On June 12th, Saturday Gulhan Moeel is going to read us, Havalı Fasulye (The Cool Bean) in TURKISH! Everyone knows the cool beans. They’re sooooo cool. And then there’s the uncool has-bean… Always on the sidelines, one bean unsuccessfully tries everything he can to fit in with the crowd–until one day the cool beans show him how it’s done.
Who is Gulhan Moeel?
I was eight years old when my second grade teacher sent me to audition for the Children Chorus of Ankara. A year ago, my first grade teacher had given me “iyi” (B) in music, finding me too advanced for that grade. So unnecessary for her to sing Brahms’ Lullaby in class, she had said to my furious older sisters. But lucky me, the conductor didn’t know that story. He accepted me into the chorus.
While working for the children’s chorus, I found my passion, theater. I auditioned for it and started to work in the children’s theater of Ankara Radio up until I went to college. For a brief time I worked for Ankara Art Theatre (AST). I loved theater, but I knew I had to go back to my studies. I studied engineering at Abadan Institute of Technology, and worked as an engineer for 30 years in Iran and the United States. I speak Turkish, Farsi fluently in addition to English. I mostly write in English.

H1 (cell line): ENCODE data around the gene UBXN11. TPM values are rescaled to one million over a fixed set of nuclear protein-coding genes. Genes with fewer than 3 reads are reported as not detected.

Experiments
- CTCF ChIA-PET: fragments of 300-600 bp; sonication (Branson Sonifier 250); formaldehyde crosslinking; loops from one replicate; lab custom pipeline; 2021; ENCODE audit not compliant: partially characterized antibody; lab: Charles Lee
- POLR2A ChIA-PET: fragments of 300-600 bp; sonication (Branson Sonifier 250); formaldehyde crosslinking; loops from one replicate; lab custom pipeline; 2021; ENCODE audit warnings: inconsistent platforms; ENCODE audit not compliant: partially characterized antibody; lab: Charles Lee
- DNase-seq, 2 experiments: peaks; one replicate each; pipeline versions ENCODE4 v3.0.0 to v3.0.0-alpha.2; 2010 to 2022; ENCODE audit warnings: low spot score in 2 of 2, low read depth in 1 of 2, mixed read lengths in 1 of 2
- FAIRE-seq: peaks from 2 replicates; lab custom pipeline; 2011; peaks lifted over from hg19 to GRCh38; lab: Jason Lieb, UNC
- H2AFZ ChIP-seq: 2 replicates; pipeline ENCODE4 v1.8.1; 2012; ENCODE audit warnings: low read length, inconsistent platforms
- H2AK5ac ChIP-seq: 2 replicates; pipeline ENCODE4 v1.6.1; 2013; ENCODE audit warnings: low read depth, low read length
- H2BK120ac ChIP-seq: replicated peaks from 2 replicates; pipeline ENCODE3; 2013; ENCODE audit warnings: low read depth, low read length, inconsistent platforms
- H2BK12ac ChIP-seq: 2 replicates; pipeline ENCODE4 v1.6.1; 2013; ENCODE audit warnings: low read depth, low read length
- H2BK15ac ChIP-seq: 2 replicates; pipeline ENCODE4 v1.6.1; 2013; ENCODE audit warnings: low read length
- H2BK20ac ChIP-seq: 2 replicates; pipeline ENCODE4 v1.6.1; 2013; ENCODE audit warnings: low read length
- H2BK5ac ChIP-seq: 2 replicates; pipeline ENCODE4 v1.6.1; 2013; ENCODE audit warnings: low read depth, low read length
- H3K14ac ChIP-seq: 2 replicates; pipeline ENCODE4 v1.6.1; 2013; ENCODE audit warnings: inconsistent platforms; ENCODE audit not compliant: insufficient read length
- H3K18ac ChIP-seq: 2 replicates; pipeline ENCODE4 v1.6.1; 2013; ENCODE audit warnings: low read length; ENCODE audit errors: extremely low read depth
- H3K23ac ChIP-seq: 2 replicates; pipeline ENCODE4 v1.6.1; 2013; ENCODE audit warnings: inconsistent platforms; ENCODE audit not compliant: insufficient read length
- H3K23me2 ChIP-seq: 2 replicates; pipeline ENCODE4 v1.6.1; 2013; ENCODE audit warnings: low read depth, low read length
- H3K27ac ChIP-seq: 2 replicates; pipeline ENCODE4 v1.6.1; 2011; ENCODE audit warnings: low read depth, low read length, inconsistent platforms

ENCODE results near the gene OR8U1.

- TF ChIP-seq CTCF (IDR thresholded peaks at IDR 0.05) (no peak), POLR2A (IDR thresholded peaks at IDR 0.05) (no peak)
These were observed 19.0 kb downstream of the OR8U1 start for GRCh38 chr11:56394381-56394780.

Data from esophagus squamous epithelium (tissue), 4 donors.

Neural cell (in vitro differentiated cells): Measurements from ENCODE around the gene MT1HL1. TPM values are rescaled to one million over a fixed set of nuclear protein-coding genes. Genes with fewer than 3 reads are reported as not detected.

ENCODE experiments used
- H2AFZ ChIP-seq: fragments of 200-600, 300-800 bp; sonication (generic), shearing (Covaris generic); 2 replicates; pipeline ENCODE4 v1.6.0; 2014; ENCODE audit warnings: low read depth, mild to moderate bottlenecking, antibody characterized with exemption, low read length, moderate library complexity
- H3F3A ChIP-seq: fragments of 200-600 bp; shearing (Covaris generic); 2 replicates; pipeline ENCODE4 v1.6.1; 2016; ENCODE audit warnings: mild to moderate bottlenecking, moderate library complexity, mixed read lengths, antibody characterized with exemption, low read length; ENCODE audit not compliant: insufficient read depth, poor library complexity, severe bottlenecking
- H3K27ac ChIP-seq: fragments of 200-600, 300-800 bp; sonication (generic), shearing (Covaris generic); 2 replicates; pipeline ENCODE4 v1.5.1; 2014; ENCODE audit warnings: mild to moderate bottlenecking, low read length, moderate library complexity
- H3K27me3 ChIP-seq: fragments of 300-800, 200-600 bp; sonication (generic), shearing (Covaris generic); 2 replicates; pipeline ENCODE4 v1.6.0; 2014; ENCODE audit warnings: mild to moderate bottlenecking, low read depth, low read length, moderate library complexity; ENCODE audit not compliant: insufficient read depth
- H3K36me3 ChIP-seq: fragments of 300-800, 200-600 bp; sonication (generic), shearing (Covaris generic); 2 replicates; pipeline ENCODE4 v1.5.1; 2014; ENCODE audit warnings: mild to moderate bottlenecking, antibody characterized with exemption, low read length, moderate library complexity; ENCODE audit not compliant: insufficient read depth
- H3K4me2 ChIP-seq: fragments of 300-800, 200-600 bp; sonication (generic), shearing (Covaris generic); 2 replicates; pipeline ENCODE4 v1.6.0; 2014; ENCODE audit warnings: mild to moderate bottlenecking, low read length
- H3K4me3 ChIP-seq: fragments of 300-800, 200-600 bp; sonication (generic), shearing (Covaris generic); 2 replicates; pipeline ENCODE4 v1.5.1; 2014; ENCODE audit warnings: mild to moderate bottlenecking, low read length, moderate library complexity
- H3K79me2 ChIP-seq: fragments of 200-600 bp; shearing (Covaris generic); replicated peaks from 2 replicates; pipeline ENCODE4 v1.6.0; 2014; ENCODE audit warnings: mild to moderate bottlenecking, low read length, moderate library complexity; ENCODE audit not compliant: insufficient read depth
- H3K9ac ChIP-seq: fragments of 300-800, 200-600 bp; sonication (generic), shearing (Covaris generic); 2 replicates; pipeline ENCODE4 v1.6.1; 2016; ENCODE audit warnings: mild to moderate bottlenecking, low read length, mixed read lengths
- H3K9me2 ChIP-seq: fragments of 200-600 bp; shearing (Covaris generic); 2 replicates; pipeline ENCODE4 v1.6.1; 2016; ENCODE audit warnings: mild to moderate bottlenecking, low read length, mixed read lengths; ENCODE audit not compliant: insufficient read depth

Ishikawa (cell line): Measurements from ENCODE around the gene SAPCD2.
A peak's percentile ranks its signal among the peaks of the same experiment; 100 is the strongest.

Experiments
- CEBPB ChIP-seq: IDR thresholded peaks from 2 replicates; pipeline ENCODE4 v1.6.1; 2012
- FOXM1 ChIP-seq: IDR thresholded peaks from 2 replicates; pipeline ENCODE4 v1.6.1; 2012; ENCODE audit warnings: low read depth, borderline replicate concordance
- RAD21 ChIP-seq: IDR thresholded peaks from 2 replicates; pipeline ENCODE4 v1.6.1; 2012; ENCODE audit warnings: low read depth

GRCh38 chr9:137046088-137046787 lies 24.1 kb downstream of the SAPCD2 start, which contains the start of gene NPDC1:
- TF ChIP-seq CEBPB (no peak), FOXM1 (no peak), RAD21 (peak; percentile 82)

Years later while vacationing in Cirali, Turkey I came upon the most amazing phenomenon. The fascinating sea turtles! We were lucky to be there in time for their eggs to hatch. It was just before sunrise when a few of us gathered to witness this beautiful nature show. We were told year after year these turtles called Carreta Carreta, return to lay their eggs on the same beaches of their birth. We stood there transfixed to watch them climbing out of their 30-40 cm deep nest in the sand. They seemed to be in a hurry. They pushed themselves with their tiny arms over everything regardless of their size or shape. The sun was barely visible, and these tiny dots were rushing toward cool waters of Cirali. The only little kid in our group was with his mother and grandmother. Suddenly he jumped ahead and squished one of the baby turtles with his feet. His mother was mortified. She kept asking but why? His grandmother came to his rescue.”What’s the big deal, there are hundreds of them here” she said. We felt bad for the mother and left the scene. I wanted to write about the incident to get over it somehow. The idea of this book stemmed from that experience. I wrote the story from the turtle’s point of view. I wanted to write this story for my granddaughter to teach her about turtles and how precious they are, I had to write it for her age group. It had to be positive. It had to be a hero’s journey. It had to have a happy ending. That’s how “Please Don’t Push” was written. The best part was the book was illustrated by my younger daughter as a gift for my 60th birthday.